Sickle Cell Anaemia

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Sickle Cell Anaemia

What Is Sickle Cell Anaemia?

Sickle Cell Anaemia is an inherited condition that affects the red blood cells. Normally, the red blood cells are flexible and round so that they can easily move through our blood vessels. In Sickle Cell Anaemia, the red blood cells become rigid and sticky, and are shaped like sickles or crescent moons. These irregularly shaped cells get stuck in some blood vessels slowing or blocking the flow of blood and oxygen to parts of the body.

Sickle Cell Anaemia, sometimes also referred to as Sickle Cell Disease, is a serious and lifelong condition, although long-term treatment helps manage many of the problems associated with it.


What Causes Sickle Cell Anaemia?

Sickle Cell Anaemia is caused by a faulty gene that affects how red blood cells develop. Genes come in pairs and all of us inherit one set from our mothers and one set from our fathers. To be born with Sickle Cell Anaemia, a child must inherit a copy of the faulty sickle gene from both of their parents.

If both parents are sickle cell carriers, there’s a:

  • One in four (25%) chance each child they have will not inherit any faulty genes and won’t have sickle cell anaemia to pass it on.
  • One in two (50%) chance each child they have will just inherit a copy of the faulty gene from one parent and be a carrier.
  • One in four (25%) chance each child they have will inherit copies of the faulty gene from both parent and will be born with the disease.
What Are The Symptoms Of Sickle Cell Anaemia?

People born with the disease sometimes experience problems from early childhood, but most children have few symptoms and lead normal lives.

The various signs and symptoms of Sickle Cell Anaemia vary from person to person and change over time. They include:

  • Anaemia where red blood cells can’t carry enough oxygen around the body causing tiredness and shortness of breath
  • Episodes of pain called Sickle Cell Crises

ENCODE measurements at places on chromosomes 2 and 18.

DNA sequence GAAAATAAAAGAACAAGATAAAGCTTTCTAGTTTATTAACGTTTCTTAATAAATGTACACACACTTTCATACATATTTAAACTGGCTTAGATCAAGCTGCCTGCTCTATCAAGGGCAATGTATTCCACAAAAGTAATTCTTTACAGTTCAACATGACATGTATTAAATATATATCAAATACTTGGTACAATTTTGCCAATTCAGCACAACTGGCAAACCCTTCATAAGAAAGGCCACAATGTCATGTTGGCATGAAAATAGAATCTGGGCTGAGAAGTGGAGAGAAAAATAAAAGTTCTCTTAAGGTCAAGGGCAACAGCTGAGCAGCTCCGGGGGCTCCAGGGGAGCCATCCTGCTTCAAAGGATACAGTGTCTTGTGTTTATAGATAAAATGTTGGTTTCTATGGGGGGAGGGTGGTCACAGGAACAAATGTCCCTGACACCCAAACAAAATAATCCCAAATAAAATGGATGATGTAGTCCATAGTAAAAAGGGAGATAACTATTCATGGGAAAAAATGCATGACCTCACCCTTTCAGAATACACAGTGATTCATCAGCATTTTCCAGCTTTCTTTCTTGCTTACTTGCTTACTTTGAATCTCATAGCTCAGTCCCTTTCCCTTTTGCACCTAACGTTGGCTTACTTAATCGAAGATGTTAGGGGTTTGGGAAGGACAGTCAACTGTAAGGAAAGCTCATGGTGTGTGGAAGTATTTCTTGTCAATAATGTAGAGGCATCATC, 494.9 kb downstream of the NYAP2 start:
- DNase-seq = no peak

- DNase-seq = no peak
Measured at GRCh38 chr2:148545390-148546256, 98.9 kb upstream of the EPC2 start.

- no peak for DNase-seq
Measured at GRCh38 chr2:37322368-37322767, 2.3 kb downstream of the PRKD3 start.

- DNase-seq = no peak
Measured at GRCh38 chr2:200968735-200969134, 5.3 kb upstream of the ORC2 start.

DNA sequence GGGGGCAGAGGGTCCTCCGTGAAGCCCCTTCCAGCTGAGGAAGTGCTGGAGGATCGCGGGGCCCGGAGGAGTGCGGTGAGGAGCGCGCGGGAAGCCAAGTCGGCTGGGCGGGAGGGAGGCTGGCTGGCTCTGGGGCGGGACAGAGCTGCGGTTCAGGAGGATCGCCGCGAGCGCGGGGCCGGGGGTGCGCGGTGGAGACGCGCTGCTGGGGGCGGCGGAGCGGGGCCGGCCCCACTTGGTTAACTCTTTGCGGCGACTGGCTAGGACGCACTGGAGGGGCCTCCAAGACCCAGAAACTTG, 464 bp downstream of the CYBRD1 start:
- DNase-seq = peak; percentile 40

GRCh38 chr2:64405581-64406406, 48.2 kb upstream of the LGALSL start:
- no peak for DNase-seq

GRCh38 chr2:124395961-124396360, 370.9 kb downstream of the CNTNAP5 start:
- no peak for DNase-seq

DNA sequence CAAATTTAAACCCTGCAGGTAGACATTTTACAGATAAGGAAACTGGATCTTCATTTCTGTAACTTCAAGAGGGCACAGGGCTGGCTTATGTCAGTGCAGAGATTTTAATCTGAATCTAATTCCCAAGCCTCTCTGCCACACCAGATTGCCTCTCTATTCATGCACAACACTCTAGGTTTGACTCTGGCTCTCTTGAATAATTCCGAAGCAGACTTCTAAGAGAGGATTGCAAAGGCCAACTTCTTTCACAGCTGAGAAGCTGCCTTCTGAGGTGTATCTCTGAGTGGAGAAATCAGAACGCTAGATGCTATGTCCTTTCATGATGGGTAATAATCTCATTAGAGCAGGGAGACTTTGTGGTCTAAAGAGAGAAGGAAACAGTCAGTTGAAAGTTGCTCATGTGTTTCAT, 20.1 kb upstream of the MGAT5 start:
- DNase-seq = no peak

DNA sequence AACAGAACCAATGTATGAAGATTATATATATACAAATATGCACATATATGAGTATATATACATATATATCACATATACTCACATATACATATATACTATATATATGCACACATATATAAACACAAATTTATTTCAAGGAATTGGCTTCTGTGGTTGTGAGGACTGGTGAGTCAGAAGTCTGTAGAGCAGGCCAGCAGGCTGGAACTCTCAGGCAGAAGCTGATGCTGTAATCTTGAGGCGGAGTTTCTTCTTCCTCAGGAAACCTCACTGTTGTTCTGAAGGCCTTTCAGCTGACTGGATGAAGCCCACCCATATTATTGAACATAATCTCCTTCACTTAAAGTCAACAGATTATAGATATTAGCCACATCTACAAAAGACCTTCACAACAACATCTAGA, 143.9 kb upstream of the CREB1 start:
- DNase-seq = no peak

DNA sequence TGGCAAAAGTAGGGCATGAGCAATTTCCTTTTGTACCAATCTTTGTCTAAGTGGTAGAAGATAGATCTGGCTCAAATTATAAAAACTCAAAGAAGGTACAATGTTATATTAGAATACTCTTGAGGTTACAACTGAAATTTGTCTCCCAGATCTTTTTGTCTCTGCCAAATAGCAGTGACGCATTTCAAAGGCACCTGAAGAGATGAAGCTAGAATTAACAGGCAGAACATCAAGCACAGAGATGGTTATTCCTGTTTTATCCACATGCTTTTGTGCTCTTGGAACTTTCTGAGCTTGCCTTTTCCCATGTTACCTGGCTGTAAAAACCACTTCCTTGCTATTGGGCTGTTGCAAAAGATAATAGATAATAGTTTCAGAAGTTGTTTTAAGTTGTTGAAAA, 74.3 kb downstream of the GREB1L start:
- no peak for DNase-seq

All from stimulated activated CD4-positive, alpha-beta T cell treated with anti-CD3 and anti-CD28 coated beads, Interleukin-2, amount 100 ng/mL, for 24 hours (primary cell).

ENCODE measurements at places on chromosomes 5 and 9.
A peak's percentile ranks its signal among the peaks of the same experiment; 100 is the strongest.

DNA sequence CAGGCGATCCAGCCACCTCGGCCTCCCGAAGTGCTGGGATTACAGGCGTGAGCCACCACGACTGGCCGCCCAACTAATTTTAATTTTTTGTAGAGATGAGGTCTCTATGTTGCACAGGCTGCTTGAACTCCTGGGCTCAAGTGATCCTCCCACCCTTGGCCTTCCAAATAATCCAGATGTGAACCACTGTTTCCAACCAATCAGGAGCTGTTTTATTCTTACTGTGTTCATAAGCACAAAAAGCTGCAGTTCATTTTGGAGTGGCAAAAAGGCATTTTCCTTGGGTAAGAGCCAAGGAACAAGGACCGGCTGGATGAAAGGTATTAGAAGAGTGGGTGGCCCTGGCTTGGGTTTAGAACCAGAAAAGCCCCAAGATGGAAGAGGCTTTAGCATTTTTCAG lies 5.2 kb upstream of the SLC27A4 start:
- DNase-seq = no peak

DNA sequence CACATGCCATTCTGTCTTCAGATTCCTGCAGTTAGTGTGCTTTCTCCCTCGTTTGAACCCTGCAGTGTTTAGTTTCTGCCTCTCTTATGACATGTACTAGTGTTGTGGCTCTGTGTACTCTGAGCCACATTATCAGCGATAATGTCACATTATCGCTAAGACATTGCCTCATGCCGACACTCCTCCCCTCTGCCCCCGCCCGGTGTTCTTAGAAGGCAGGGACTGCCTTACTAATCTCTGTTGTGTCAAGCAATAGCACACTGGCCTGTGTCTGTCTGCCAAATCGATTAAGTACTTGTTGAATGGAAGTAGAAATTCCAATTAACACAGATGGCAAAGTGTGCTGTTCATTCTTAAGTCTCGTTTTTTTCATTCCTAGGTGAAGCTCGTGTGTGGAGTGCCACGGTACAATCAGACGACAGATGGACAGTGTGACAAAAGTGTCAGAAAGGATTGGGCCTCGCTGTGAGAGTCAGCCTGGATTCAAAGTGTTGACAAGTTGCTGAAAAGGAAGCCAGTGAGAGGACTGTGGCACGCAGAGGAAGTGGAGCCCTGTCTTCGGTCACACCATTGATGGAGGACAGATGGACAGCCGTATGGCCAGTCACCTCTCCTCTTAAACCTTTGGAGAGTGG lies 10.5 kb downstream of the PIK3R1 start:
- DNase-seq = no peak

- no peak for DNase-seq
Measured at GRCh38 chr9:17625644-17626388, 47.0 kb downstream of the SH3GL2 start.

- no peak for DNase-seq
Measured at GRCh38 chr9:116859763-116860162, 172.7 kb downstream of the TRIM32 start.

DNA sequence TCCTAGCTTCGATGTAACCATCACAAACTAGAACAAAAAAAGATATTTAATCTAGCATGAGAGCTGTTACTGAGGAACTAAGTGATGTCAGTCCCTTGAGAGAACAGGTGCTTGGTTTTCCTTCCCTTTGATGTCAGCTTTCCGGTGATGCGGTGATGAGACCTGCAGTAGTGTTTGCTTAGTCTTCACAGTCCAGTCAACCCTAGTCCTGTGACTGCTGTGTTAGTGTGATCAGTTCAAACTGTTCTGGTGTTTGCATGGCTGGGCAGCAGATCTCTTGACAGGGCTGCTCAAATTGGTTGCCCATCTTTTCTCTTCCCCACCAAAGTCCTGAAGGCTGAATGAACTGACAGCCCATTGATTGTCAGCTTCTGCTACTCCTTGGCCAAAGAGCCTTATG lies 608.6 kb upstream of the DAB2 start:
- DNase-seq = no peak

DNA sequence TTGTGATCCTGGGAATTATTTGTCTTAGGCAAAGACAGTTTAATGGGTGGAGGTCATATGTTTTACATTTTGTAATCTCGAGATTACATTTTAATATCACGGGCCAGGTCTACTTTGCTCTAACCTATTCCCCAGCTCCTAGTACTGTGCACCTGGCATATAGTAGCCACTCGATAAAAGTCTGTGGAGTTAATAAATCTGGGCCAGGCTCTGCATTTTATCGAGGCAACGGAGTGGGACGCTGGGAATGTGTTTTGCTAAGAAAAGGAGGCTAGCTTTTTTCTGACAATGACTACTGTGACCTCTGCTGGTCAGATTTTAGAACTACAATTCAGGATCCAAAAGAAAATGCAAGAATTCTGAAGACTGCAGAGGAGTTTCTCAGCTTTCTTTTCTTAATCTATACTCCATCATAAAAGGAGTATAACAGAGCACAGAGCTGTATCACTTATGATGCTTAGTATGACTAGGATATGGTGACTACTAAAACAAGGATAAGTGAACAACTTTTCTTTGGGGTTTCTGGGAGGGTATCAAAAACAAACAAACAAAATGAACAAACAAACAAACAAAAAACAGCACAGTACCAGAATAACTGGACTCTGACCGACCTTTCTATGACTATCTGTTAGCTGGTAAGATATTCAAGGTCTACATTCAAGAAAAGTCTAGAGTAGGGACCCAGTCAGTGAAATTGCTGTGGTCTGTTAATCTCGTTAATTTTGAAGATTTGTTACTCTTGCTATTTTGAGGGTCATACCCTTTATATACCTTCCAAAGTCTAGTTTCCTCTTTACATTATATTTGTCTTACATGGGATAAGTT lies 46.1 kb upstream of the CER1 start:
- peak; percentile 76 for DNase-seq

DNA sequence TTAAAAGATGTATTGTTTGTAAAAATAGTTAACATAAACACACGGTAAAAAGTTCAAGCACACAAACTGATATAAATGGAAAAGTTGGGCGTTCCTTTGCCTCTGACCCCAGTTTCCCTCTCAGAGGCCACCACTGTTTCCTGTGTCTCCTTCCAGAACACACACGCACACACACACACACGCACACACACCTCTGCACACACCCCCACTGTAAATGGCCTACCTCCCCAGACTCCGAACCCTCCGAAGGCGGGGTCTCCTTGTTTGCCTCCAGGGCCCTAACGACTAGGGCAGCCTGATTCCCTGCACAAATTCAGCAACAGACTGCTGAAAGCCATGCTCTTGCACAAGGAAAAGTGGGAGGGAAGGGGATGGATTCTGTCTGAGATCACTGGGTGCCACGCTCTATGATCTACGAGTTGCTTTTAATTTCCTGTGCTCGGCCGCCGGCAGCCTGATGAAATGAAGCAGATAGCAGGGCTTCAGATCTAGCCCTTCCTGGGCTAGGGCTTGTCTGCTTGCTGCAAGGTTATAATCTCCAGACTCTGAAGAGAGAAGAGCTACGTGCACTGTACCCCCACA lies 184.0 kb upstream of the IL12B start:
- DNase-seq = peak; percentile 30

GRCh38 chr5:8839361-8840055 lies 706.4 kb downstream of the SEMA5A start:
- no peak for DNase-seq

• Painful swelling of hands and feet
  • Frequent infections
  • Delayed growth in infants and children and delayed puberty in teenagers
  • Vision problems such as floaters, blurred or patchy vision, reduced night vision and occasionally sudden vision loss
  • Some people also experience other problems such as delayed growth, strokes, and lung problems

Overall, the life expectancy for someone with Sickle Cell Anaemia tends to be shorter than normal. Currently, people with the disorder typically live until 40-60 years of age, although milder types of sickle cell anaemia may have no impact on life expectancy.

How Is Sickle Cell Anaemia Diagnosed?

Sickle Cell Anaemia is usually detected during pregnancy or soon after birth.

Screening During Pregnancy: Screening To Check If A Baby Is At Risk Of Being Born With Sickle Cell Disease Should Be A Must For All Pregnant Women. The test should be carried out before the 10th week of pregnancy so that the couple gets enough time to consider the option of further tests to find out if the baby will be born with the disease.

New-born Screening:
This can help to:

  • indicate whether the new-born has sickle cell disease if the pregnancy screening suggested the parents were at high risk and they decided not to have tests to confirm the diagnosis
  • identify any babies with sickle cell disease whose parents weren’t screened while pregnant
  • show if the baby is a carrier and is at risk of having children with the condition

Another way to diagnose the disease is a blood test that will help determine the possibility of person being a carrier of the sickle cell trait.

How Is Sickle Cell Anaemia Treated?

Sickle Cell Anaemia usually requires lifelong treatment and the patient needs specialist care throughout their lives. The treatment is usually aimed at avoiding crises, relieving symptoms and preventing complications.

Some of the main treatments are:

  • Preventing Painful Episodes by Avoiding Possible Triggers – drinking plenty of fluids to avoid dehydration; wearing appropriate clothing to avoid getting a cold; avoiding sudden temperature changes such as swimming in cold water.
  • Preventing or Reducing the Risk of Infections – doctors prescribe antibiotics and will ensure that the patient is fully vaccinated.
  • Blood Transfusions when the condition becomes severely anaemic

While the above options address the symptoms, the only treatment that can potentially cure Sickle Cell Anaemia is a Stem Cell or a Bone Marrow Transplant.

Sickle Cell Anaemia can also cause several other problems that may need to be treated:

  • Short course of hormonal medication to help trigger puberty in children with delayed puberty
  • Gallbladder Remover Surgery to treat gallstones